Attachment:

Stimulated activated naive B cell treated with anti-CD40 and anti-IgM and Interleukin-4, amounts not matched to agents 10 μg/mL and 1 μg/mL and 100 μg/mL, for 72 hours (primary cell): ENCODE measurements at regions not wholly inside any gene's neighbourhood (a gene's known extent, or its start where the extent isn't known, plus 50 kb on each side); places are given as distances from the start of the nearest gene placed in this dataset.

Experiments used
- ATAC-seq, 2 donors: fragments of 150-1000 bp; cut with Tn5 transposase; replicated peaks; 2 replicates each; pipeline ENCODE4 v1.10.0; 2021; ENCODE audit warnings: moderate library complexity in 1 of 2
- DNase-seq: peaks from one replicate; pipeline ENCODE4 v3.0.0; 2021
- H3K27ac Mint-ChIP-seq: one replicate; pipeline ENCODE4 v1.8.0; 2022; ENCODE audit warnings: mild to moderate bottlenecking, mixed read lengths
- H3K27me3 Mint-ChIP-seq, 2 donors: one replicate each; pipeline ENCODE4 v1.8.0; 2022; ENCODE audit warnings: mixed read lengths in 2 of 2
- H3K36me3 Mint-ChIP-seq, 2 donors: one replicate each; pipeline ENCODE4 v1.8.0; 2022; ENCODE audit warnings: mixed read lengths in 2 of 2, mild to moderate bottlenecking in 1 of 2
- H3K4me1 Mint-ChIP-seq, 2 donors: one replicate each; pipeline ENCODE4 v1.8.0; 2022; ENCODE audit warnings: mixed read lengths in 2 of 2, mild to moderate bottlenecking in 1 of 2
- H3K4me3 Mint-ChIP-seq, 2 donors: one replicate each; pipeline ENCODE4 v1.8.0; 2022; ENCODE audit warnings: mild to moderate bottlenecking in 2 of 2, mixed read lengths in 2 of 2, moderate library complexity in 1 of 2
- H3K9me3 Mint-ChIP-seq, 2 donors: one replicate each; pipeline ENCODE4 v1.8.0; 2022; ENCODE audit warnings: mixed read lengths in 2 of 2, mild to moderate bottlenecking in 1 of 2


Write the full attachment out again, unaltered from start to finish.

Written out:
Stimulated activated naive B cell treated with anti-CD40 and anti-IgM and Interleukin-4, amounts not matched to agents 10 μg/mL and 1 μg/mL and 100 μg/mL, for 72 hours (primary cell): ENCODE measurements at regions not wholly inside any gene's neighbourhood (a gene's known extent, or its start where the extent isn't known, plus 50 kb on each side); places are given as distances from the start of the nearest gene placed in this dataset.

Experiments used
- ATAC-seq, 2 donors: fragments of 150-1000 bp; cut with Tn5 transposase; replicated peaks; 2 replicates each; pipeline ENCODE4 v1.10.0; 2021; ENCODE audit warnings: moderate library complexity in 1 of 2
- DNase-seq: peaks from one replicate; pipeline ENCODE4 v3.0.0; 2021
- H3K27ac Mint-ChIP-seq: one replicate; pipeline ENCODE4 v1.8.0; 2022; ENCODE audit warnings: mild to moderate bottlenecking, mixed read lengths
- H3K27me3 Mint-ChIP-seq, 2 donors: one replicate each; pipeline ENCODE4 v1.8.0; 2022; ENCODE audit warnings: mixed read lengths in 2 of 2
- H3K36me3 Mint-ChIP-seq, 2 donors: one replicate each; pipeline ENCODE4 v1.8.0; 2022; ENCODE audit warnings: mixed read lengths in 2 of 2, mild to moderate bottlenecking in 1 of 2
- H3K4me1 Mint-ChIP-seq, 2 donors: one replicate each; pipeline ENCODE4 v1.8.0; 2022; ENCODE audit warnings: mixed read lengths in 2 of 2, mild to moderate bottlenecking in 1 of 2
- H3K4me3 Mint-ChIP-seq, 2 donors: one replicate each; pipeline ENCODE4 v1.8.0; 2022; ENCODE audit warnings: mild to moderate bottlenecking in 2 of 2, mixed read lengths in 2 of 2, moderate library complexity in 1 of 2
- H3K9me3 Mint-ChIP-seq, 2 donors: one replicate each; pipeline ENCODE4 v1.8.0; 2022; ENCODE audit warnings: mixed read lengths in 2 of 2, mild to moderate bottlenecking in 1 of 2